Under this plan, ALL routes within London and the following routes which extend out of London would come under LRRA control (see a map, 5MB PDF):
The Rail Review's answer is fourfold.
The DfT has stated that the winner of the future South Western railway franchise, which starts in 2007, will have to accept Oyster pay-as-you-go for journeys within London as part of their franchise commitments.
The Department for Transport are consulting on proposals to give the Mayor abilities to procure extra suburban rail services or to reduce them (in agreement with local authorities) in order to spend the savings on other transport uses.
The DfT has announced that control of North London rail services currently operated by Silverlink Metro will pass to TfL from 11 November 2007. TfL's London Rail division will run the franchise-awarding process and will seek enhanced train frequencies, staff at every station and the roll-out of Oyster Prepay to the four routes coming under its control - the North and West London Lines, the Barking to Gospel Oak line, and the Watford to Euston local service. TfL will also order new trains and enhance stations to a higher standard.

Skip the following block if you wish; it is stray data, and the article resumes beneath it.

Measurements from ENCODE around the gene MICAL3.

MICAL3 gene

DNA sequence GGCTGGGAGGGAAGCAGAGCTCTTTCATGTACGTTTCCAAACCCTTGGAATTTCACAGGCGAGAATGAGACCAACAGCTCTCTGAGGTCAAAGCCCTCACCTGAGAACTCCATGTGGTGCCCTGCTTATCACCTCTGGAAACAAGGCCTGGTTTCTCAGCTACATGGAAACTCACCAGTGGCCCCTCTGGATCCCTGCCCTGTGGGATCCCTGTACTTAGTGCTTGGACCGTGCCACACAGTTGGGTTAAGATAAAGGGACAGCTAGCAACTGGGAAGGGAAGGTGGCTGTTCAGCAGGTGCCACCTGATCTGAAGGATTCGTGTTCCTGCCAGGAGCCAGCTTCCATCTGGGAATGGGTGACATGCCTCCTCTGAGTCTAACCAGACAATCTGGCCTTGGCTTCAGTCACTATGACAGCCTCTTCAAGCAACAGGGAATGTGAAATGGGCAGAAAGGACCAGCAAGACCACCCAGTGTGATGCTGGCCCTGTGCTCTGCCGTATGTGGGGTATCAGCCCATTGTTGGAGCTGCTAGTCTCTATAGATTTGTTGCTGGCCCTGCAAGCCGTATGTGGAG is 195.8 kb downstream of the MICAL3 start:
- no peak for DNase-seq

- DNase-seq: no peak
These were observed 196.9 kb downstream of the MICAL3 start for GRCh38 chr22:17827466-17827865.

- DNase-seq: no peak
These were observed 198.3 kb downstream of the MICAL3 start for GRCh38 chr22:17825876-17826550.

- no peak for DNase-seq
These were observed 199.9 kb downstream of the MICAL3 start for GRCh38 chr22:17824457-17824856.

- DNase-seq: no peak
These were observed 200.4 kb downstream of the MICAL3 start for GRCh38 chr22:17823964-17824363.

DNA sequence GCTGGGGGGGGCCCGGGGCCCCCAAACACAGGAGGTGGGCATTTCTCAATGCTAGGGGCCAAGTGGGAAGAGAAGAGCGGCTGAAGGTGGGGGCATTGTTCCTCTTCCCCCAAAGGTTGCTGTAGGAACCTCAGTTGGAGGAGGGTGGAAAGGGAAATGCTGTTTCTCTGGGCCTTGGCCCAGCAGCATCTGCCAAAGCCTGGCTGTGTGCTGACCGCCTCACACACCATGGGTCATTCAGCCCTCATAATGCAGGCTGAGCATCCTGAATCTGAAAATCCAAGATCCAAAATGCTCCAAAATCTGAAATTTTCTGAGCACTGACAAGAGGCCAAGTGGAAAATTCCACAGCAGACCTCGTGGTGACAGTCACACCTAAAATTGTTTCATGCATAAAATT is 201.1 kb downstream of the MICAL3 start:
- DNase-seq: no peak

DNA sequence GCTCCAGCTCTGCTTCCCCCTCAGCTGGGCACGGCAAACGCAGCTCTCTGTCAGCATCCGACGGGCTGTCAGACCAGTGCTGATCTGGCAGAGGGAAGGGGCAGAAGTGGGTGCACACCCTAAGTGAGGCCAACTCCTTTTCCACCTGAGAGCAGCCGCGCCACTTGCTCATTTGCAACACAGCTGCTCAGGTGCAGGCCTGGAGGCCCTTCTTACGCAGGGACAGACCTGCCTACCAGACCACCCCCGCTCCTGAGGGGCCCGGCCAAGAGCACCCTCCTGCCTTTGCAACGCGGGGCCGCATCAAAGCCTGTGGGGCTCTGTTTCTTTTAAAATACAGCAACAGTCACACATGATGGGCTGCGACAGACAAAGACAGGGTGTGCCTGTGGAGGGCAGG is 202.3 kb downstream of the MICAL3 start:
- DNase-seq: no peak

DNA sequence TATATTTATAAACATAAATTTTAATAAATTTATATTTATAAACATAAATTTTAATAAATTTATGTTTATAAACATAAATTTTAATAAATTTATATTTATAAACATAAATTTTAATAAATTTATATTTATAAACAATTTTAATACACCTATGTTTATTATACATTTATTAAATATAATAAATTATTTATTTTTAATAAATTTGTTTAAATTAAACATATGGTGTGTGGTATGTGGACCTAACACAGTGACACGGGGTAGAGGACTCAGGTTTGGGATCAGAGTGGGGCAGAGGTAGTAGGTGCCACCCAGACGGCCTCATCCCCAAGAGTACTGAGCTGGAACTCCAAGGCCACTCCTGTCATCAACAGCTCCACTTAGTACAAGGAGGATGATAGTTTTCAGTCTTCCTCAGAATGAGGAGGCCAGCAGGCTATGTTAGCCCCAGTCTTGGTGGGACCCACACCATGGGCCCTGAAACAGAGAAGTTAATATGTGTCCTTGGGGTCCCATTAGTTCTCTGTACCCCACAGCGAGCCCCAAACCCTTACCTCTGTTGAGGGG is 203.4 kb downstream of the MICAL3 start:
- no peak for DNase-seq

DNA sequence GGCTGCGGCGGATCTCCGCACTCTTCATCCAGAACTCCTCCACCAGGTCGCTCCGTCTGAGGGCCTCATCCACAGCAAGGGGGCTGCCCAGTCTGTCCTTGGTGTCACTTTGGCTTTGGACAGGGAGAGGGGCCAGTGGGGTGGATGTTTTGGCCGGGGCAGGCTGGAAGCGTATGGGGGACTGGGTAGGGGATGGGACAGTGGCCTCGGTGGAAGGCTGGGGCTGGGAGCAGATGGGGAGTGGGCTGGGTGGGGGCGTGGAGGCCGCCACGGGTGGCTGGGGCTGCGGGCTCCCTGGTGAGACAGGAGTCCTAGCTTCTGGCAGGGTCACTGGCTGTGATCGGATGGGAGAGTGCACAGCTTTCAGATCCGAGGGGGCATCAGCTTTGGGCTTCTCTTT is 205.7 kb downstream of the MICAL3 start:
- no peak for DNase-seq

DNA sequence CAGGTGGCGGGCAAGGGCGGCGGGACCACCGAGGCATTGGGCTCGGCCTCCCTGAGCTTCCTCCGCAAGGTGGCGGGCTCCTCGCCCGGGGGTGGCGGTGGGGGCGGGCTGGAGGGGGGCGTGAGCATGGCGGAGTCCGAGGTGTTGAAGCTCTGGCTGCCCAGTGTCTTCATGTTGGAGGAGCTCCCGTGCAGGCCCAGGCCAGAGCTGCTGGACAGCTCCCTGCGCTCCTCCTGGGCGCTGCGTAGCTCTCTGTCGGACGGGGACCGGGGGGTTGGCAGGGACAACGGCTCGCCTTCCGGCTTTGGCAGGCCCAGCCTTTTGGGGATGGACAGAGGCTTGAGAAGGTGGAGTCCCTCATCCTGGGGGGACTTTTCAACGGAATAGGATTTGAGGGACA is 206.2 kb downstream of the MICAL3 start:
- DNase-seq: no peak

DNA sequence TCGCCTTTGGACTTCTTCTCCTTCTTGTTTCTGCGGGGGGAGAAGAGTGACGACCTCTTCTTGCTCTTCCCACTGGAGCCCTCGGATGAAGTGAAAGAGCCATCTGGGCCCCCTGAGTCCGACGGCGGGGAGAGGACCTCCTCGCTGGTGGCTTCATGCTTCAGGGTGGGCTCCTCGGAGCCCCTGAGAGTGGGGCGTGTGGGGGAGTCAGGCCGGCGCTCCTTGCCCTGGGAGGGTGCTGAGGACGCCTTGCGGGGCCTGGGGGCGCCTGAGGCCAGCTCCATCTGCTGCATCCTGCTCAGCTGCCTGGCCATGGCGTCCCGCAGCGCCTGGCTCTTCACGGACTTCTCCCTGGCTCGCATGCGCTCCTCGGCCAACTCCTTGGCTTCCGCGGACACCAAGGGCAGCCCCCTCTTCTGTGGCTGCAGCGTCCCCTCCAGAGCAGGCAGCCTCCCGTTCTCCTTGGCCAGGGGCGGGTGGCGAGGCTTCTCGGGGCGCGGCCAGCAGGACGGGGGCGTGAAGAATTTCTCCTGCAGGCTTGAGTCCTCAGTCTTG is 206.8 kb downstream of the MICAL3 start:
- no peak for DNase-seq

TfL have produced a plan for the overground rail network which proposes a massive package of platform and train lengthening, bottleneck removal through the construction of flyovers or diveunders and signal upgrading to improve frequencies. TfL say the improvements are vital to support the job creation and population boom in the London area.
The Institute for Public Policy Research (IPPR) has issued a report into transport in the South East which calls for the creation of a rail authority which sets timetables, regulates peak fares and sets train operator contracts across the South East. However, they do not believe that TfL control of south east rail services would be the right solution.
Tory shadow secretary for transport, Tim Yeo, said that the ability of train companies to respond effectively to customer demand will be hampered if too much governmental control is exercised, particularly in London if the Mayor has control over train services.